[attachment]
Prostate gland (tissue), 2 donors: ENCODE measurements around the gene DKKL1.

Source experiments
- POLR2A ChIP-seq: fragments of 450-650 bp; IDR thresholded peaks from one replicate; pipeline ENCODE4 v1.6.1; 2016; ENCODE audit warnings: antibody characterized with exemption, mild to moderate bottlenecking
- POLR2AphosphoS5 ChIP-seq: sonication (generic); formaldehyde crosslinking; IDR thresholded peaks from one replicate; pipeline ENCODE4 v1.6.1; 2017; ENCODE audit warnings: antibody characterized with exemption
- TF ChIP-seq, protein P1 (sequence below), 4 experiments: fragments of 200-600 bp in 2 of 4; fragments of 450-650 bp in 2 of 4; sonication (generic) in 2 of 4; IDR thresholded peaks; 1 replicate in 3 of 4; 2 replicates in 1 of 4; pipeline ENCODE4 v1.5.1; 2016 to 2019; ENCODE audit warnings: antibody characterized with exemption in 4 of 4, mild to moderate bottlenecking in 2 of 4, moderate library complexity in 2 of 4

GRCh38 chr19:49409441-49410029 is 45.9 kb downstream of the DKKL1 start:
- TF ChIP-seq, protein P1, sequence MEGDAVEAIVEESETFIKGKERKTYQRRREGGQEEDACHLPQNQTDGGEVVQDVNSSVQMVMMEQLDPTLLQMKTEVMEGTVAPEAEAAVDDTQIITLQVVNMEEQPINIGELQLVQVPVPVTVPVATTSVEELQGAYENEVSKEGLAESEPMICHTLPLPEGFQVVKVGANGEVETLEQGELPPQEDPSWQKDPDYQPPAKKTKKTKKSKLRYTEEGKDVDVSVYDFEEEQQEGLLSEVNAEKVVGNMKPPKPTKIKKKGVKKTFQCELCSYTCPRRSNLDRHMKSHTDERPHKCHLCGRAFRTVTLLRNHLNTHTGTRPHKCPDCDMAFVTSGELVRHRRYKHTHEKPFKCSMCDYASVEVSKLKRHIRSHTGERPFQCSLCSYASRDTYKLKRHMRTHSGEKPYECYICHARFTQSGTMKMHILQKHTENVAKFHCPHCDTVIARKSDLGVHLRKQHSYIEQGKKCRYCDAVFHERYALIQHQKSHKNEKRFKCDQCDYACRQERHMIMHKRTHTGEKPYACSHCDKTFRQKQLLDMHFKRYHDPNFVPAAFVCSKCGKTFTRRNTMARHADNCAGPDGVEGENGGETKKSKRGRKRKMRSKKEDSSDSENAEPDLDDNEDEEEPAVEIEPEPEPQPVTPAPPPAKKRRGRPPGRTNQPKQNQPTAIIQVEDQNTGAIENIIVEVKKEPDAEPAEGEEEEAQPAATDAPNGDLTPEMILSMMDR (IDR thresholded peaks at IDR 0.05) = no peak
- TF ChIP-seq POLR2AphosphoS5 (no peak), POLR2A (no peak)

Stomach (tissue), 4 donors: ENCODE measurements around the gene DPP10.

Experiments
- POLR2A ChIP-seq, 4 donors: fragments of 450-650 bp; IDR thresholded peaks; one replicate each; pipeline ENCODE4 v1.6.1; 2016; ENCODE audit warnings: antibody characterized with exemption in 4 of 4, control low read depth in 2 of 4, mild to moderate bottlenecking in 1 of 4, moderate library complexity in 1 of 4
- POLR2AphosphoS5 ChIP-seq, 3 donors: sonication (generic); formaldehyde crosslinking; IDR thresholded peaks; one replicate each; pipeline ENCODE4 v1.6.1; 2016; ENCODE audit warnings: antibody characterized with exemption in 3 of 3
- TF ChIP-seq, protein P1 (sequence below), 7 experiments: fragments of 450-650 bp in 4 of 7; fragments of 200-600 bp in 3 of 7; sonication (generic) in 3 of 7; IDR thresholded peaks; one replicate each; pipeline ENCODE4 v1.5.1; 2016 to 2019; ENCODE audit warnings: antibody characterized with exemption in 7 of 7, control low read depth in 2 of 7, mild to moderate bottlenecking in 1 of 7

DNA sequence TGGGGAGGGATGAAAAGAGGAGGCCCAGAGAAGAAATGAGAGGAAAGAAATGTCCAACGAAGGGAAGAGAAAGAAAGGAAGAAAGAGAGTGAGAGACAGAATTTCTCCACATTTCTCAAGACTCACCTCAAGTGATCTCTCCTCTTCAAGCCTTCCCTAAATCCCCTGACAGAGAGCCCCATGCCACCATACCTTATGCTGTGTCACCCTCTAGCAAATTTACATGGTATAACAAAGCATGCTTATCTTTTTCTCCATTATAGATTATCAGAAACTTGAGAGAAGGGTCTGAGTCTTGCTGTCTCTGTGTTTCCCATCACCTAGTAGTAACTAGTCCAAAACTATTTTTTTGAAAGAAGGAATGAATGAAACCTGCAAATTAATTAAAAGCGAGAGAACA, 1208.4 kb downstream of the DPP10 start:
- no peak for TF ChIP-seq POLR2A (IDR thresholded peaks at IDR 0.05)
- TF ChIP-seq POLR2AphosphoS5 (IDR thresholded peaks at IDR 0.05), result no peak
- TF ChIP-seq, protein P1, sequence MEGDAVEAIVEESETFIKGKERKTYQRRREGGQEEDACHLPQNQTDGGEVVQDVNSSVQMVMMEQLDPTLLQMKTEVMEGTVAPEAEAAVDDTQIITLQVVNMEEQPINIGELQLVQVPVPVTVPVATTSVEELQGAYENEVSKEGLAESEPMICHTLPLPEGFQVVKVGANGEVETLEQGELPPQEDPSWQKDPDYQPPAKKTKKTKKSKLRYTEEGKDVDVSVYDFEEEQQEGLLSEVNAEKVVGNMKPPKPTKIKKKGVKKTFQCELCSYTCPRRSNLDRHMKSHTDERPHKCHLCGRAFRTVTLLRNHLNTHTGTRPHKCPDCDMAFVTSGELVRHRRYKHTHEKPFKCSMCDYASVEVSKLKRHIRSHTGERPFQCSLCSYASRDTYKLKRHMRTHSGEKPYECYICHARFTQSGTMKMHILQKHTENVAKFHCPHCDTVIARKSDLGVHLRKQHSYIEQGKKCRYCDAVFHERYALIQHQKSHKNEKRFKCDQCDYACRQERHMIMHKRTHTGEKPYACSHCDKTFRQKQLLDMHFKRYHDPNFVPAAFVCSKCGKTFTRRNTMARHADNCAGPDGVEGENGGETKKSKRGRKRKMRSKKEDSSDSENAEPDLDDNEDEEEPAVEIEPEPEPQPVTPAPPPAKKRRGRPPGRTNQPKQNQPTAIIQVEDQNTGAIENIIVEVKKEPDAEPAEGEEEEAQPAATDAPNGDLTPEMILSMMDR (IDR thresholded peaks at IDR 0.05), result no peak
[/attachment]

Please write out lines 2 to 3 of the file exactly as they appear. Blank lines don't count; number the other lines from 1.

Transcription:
Source experiments
- POLR2A ChIP-seq: fragments of 450-650 bp; IDR thresholded peaks from one replicate; pipeline ENCODE4 v1.6.1; 2016; ENCODE audit warnings: antibody characterized with exemption, mild to moderate bottlenecking